Annoying Romanians, destruction of 25k cars and charity lots: Ukrainian businessmen shared their fuckups on IT FuckUp Night by EASE

Without fuckups, there is no growth. But no matter how positive the consequences of growth may be, you cannot prepare for failures and do not plan them in the Google calendar. However, one can and should learn from someone else’s mistakes in order not to make one’s own. It is at IT FuckUp Night from the European Software Engineering Association EASE that experienced Ukrainian businessmen share their fuckups, telling the whole way: from failure to victory. 

Even during a full-scale war, Ukrainian entrepreneurs, start-ups, businessmen find an opportunity to share their experience and help Ukrainians.

“We were frightened by shelling and alarms, but the guests of IT FuckUp Night by EASE have already gathered in the shelter, because no alarm will frighten our thirst for new knowledge. The last time we played this format was in February, before the start of a full-scale invasion, and it became the largest event of the entire series. Now we have gathered together again to listen to fakups, but in new realities. In addition to the business goals of the evening, our team held a charity auction, where 5 lots were sold and 73,600 UAH were collected. The funds will be sent to the Vladislav Savchenko Charitable Foundation for the purchase of sleeping bags-blankets for an orphanage in the city of Zaporozhye. All EASE residents, all guests of our event, our speakers and team have something to be proud of,” said Liubov Mochalova, CEO of the EASE Association.

Charity auction lots were:

  • the work “History of the Ukrainian State” by Roman Pinyazhko signed by the author;
  • Wine from the Surviving Wines series. The bottle survived after a Russian missile hit a large logistics complex near Kyiv;
  • a raincoat from the New York running marathon from TV and radio presenter Anatoliy Anatolich;
  • painting by the artist Sonya Morozyuk;
  • a tube from an artillery shell provided by the Serhiy Prytula Charitable Foundation.

Three speakers shared their wealth on the way to overcome the fuckups, and we are sharing with you.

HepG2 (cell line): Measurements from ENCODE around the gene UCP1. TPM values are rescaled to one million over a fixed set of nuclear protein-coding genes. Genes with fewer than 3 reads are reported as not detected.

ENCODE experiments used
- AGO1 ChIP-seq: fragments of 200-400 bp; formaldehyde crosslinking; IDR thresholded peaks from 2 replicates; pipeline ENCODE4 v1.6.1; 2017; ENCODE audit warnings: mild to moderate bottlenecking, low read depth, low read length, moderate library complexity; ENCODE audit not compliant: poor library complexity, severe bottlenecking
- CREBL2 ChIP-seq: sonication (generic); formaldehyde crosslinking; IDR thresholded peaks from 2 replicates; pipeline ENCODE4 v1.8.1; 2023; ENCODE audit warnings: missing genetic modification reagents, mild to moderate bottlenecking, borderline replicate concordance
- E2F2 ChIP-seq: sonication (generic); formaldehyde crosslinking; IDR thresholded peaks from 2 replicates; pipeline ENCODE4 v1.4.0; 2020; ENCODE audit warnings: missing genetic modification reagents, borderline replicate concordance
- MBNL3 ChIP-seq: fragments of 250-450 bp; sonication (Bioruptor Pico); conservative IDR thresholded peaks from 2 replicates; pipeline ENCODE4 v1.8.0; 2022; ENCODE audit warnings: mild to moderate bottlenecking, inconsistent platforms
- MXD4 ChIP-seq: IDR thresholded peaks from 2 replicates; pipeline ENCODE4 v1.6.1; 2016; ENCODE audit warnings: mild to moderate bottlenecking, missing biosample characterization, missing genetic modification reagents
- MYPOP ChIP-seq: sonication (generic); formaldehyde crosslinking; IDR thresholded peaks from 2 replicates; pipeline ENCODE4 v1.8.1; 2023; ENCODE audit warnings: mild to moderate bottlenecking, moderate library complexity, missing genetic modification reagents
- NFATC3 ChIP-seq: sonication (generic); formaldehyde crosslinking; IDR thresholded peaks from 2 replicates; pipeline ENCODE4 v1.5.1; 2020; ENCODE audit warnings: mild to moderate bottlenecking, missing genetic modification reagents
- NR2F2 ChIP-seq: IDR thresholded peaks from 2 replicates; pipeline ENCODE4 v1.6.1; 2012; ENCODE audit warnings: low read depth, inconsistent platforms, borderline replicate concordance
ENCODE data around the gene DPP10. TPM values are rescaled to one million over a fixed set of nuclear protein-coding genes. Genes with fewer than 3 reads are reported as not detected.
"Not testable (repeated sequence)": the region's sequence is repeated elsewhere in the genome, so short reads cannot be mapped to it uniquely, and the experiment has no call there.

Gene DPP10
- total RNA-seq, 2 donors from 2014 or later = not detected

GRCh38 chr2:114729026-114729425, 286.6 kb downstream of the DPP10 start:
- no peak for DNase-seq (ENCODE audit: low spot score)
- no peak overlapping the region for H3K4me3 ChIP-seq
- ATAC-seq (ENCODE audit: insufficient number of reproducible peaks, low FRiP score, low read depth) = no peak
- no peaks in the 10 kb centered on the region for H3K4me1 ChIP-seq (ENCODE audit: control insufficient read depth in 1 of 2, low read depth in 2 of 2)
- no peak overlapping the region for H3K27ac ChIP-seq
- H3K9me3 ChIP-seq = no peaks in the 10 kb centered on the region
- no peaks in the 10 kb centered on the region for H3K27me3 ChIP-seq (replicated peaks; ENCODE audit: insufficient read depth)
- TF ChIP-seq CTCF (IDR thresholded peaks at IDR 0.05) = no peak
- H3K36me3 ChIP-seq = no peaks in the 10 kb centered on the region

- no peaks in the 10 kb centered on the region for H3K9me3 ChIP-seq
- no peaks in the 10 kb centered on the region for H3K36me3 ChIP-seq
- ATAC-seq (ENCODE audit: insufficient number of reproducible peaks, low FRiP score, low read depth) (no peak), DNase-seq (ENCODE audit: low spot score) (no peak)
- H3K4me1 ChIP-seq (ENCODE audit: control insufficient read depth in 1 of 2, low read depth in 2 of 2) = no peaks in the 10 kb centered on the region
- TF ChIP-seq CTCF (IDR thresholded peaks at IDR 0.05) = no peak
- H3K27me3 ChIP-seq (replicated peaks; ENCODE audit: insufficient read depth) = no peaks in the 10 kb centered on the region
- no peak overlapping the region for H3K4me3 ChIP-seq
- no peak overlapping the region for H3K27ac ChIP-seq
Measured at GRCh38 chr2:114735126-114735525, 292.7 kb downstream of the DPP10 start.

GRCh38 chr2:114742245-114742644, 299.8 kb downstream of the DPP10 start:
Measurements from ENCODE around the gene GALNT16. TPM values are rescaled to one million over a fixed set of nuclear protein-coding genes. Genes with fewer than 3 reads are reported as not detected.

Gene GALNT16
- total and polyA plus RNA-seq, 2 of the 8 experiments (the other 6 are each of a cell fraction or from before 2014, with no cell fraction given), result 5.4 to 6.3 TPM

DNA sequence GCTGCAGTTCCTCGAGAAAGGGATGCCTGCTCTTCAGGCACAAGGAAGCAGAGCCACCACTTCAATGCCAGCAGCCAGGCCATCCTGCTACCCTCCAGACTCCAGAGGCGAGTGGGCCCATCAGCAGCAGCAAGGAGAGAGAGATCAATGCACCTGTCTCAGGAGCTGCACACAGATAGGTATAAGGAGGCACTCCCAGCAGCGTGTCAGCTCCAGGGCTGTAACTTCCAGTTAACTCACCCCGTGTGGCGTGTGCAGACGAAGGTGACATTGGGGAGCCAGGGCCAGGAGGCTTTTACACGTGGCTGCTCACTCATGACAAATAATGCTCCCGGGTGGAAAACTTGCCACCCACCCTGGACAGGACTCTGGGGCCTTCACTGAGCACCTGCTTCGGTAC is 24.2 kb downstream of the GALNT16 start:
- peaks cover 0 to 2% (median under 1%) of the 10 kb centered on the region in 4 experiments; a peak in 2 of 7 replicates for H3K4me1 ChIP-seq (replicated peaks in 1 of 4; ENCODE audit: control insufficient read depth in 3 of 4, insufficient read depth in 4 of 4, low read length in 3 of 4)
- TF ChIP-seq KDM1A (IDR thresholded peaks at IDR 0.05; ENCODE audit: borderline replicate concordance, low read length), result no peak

All the businesses I worked with started with a garage, and then grew and became Microsoft, Kyivstar and Darnitsa. 

Dmitry Shimkiv explained right away so that each of the startups understood that a big business is built from something small, made on the knees. Everyone is waiting for the path of learning from their mistakes, but it is better to learn from others. 

When I first started working, I worked in Denmark for a company that I later sold mine to. The company was engaged in the development of software related to the production of cars. Every car is made to order, even if you think it’s standard. So, on Friday night during the party, I need to do a little update for the Audi. First there is a small transaction, then an update of the statement, I make a commit and I understand that I just desecrated 25 thousand cars. 


For understanding, Dmitry added that any misconception is worth the complete destruction of the car. And the whole company spent the whole weekend working on their orders and restoring orders one by one. 


This taught me that if you are working with critical systems, it is desirable that you have one more eye to see what you are doing and help you understand your mistakes. 


The second fuckups came from Rocket Science. According to Dmitry, Ukrainian programmers have a peculiarity: if they are given a task, they must do it better, with recursion, and also in such a way that no one understands. 


After passing such a code, support will call you and ask you to fix the code, which, except for this person, no one can fix. So always remember: when your code will be edited and read by other people. It is better to write effectively, of course, qualitatively and do not forget to add comments. 


If you work with the international market, or you have employees or partners from other countries, study their culture. This is the main message of Dmitry Shimkiv. 


Working with ORACLE, we had a fakup with the Indians, because we didn’t know that when you ask them closed questions, they always answer “Yes”. So a lot of time was wasted on misunderstanding. The same thing happened to the Japanese while working for Toyota. We were given a special guide on how to work with the Japanese. So one of the representatives was poured out a copy of the book, and the other is too active and cheerful. As it turned out, he lives in Japan, but grew up in Brazil. It was this that shaped his behavior and values. Therefore, never use stereotypes in relation to people in your work. 


Using his examples, Dmitry shared valuable tips that work with any business:


  • Do not get carried away with projects, but fix everything on paper with legal value.
  • Don’t compromise yourself by hiring new staff. Always be 100% confident in the candidate, otherwise you will spend much more time looking for a new employee.




During my life, I came to business due to a series of trials and failures – I started to deal with LED lighting and met hardware engineers: electronics engineers, designers, lighting engineers, designers. I realized that a team of people is capable of creating a very cool product. Especially since we use them every day. In our case, the best industrial LED lamp in Ukraine was created.


But, according to Igor, the salary of such specialists was very different from the then IT specialists. While a cool electronics engineer was making a lot of money up to $1000, outsourced programmers already had $2-5 thousand per month.